There is a wide variety of possible causes of neuralgia, and it can affect different parts of the body.

Trigeminal Neuralgia: Angioneuropathy involves pain from the trigeminal nerve, which travels from the brain to the face. It’s believed that a blood vessel presses against the trigeminal nerve at the point where it meets the brainstem.Trigeminal neuralgia causes pain in the face, usually on one side, and is most common in the elderly.

Postherpetic Neuralgia: This type of neuralgia occurs as a complication of shingles and may occur anywhere on the body. Shingles is caused by a virus that causes a blistering rash.There is an increased risk of neuropathy occurring in the area where the shingles outbreak occurred, and it may be mild, moderate, or severe, persistent, or intermittent, and may last for months or years.

Glossopharyngeal Neuralgia: Glossopharyngeal neuralgia produces neck and throat pain. It is not quite as common as cranial neuralgia.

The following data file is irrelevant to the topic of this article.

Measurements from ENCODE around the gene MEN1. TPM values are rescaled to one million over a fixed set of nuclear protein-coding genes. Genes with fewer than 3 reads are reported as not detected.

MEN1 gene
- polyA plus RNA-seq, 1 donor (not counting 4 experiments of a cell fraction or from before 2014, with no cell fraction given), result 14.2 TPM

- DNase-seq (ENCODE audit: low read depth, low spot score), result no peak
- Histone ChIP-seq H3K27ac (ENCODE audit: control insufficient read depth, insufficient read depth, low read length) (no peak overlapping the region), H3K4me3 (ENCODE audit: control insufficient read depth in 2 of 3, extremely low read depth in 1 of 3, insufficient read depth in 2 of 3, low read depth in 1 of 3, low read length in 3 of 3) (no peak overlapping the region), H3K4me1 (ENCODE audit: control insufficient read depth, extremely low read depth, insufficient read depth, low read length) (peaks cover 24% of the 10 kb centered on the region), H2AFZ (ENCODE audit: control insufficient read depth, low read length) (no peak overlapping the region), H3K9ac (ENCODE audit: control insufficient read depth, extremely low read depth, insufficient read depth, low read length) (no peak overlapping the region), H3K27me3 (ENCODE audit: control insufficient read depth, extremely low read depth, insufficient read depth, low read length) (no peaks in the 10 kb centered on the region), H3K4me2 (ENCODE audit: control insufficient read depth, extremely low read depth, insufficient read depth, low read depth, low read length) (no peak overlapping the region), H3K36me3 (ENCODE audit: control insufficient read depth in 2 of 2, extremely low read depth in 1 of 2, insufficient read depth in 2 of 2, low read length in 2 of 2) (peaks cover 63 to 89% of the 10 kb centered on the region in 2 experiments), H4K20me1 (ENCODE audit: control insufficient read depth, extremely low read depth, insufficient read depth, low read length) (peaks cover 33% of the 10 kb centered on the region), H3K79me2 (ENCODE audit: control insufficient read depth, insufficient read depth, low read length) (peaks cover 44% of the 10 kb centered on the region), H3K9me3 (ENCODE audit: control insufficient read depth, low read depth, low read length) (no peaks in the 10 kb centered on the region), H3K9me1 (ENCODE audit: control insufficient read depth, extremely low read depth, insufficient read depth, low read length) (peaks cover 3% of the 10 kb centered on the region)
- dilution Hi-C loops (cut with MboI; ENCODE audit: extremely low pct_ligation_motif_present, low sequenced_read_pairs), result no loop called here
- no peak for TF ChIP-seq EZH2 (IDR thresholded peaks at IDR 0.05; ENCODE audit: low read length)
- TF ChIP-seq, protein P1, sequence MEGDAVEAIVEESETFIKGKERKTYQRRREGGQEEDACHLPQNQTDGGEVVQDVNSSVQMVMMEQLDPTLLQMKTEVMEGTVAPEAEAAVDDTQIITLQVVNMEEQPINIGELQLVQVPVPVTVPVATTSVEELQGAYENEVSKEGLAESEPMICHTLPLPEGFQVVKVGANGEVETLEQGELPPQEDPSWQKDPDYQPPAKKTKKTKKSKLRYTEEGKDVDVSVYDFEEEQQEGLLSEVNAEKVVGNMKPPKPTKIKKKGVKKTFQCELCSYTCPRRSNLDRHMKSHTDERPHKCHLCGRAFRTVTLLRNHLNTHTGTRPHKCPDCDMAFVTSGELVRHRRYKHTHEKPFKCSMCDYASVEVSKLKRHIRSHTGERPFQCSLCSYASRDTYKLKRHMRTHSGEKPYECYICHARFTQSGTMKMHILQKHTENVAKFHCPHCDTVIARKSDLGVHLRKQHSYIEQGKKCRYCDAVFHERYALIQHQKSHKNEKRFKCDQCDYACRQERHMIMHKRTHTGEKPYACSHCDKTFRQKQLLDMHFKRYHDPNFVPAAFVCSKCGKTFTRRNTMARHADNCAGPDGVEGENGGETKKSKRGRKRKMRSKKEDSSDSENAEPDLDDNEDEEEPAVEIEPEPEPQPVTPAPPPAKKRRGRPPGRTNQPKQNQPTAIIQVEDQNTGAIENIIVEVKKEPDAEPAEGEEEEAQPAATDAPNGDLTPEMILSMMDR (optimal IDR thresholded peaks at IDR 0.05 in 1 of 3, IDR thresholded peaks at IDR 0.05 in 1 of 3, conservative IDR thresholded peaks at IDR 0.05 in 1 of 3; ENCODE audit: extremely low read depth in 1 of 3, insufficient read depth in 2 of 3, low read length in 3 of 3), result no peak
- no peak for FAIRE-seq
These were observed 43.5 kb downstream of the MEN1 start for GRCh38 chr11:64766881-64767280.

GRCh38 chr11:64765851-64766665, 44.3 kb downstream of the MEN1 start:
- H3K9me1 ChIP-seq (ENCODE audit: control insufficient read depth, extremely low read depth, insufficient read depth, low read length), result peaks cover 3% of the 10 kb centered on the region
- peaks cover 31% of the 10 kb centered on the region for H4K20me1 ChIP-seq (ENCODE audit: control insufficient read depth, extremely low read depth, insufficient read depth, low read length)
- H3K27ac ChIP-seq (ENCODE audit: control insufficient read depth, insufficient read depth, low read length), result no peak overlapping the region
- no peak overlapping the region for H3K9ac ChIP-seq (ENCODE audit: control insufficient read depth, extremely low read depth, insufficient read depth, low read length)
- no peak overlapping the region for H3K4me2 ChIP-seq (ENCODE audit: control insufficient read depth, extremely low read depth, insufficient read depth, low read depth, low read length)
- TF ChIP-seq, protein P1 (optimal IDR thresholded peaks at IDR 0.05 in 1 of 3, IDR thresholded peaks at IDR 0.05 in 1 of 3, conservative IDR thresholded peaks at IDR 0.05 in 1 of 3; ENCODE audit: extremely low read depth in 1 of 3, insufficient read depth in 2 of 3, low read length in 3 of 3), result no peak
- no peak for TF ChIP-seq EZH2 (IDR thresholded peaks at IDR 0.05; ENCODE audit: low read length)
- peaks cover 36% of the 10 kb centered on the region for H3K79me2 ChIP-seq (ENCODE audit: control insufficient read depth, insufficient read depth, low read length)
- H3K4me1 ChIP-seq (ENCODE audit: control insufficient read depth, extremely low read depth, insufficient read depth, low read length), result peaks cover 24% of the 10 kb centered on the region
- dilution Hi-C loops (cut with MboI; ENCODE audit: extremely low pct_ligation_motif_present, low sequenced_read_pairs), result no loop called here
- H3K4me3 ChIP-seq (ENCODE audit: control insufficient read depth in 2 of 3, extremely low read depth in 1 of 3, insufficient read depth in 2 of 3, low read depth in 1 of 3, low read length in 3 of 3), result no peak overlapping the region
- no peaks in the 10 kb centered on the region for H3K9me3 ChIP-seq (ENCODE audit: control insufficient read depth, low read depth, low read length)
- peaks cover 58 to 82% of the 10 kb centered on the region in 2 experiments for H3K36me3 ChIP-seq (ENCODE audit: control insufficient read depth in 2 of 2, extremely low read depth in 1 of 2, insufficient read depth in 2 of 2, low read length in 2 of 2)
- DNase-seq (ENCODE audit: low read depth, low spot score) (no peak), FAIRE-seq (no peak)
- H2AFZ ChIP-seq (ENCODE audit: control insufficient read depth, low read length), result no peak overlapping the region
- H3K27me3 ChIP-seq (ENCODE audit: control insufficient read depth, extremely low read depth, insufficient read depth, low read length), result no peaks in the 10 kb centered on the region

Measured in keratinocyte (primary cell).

Causes of Neuralgia

Any type of neuralgia is caused by damage to a nerve. Your body’s nerves are covered by a protective sheath called the myelin sheath. When this is damaged or worn away, you experience the stabbing, severe, shock-like pain that is characteristic of neuralgia.

There are numerous factors, including old age, that can cause myelin damage. Unfortunately, the cause of neuralgia is often never determined.

A variety of infections can cause postherpetic neuralgia, including chicken pox, shingles, Lyme disease, and HIV. Syphilis can also trigger the condition.

Multiple Sclerosis: There are many symptoms associated with multiple sclerosis (MS), including facial nerve pain. MS is caused by degradation of myelin.

Pressure on Nerves: Several different pressure sources can wear away the myelin on nerves, including bones, ligaments, blood vessels, and tumors. The pressure of swollen blood vessels is a common cause of trigeminal neuralgia.

Diabetes (Diabetic Neuropathy):There is a high probability that people with diabetes will experience some form of neuralgia because excess glucose in the bloodstream can damage the myelin.

Less Common Causes: In cases where neuralgia cannot be attributed to infections, multiple sclerosis, diabetes, or pressure on the nerves, it may be due to one of many less common factors. These include:

  • chronic kidney disease
  • porphyria (a rare blood disease)
  • medications like cisplatin, paclitaxel, or vincristine (prescribed to cancer patients)
  • trauma, such as that caused by surgery
  • chemical irritation
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